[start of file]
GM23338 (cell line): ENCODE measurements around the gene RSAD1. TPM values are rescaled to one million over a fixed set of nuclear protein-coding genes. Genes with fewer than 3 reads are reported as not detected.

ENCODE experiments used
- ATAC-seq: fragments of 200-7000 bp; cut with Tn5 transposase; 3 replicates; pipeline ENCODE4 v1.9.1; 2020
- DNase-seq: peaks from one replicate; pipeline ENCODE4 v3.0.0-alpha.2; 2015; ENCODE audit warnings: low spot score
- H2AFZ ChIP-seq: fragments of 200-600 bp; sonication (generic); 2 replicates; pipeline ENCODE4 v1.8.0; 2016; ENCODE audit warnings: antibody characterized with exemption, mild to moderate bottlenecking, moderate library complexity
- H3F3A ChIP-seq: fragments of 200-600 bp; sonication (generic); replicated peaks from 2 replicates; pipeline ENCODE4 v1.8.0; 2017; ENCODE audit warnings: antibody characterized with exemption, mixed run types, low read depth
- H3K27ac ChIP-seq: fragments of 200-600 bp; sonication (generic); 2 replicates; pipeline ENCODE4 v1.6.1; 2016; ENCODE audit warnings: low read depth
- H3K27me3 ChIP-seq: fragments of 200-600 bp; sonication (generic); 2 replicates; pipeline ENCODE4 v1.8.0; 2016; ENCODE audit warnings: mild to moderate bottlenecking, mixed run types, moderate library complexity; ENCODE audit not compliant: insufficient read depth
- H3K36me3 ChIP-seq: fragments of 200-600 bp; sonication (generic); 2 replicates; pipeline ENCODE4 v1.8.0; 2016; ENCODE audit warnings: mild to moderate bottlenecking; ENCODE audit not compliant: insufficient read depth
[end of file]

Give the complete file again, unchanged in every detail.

GM23338 (cell line): ENCODE measurements around the gene RSAD1. TPM values are rescaled to one million over a fixed set of nuclear protein-coding genes. Genes with fewer than 3 reads are reported as not detected.

ENCODE experiments used
- ATAC-seq: fragments of 200-7000 bp; cut with Tn5 transposase; 3 replicates; pipeline ENCODE4 v1.9.1; 2020
- DNase-seq: peaks from one replicate; pipeline ENCODE4 v3.0.0-alpha.2; 2015; ENCODE audit warnings: low spot score
- H2AFZ ChIP-seq: fragments of 200-600 bp; sonication (generic); 2 replicates; pipeline ENCODE4 v1.8.0; 2016; ENCODE audit warnings: antibody characterized with exemption, mild to moderate bottlenecking, moderate library complexity
- H3F3A ChIP-seq: fragments of 200-600 bp; sonication (generic); replicated peaks from 2 replicates; pipeline ENCODE4 v1.8.0; 2017; ENCODE audit warnings: antibody characterized with exemption, mixed run types, low read depth
- H3K27ac ChIP-seq: fragments of 200-600 bp; sonication (generic); 2 replicates; pipeline ENCODE4 v1.6.1; 2016; ENCODE audit warnings: low read depth
- H3K27me3 ChIP-seq: fragments of 200-600 bp; sonication (generic); 2 replicates; pipeline ENCODE4 v1.8.0; 2016; ENCODE audit warnings: mild to moderate bottlenecking, mixed run types, moderate library complexity; ENCODE audit not compliant: insufficient read depth
- H3K36me3 ChIP-seq: fragments of 200-600 bp; sonication (generic); 2 replicates; pipeline ENCODE4 v1.8.0; 2016; ENCODE audit warnings: mild to moderate bottlenecking; ENCODE audit not compliant: insufficient read depth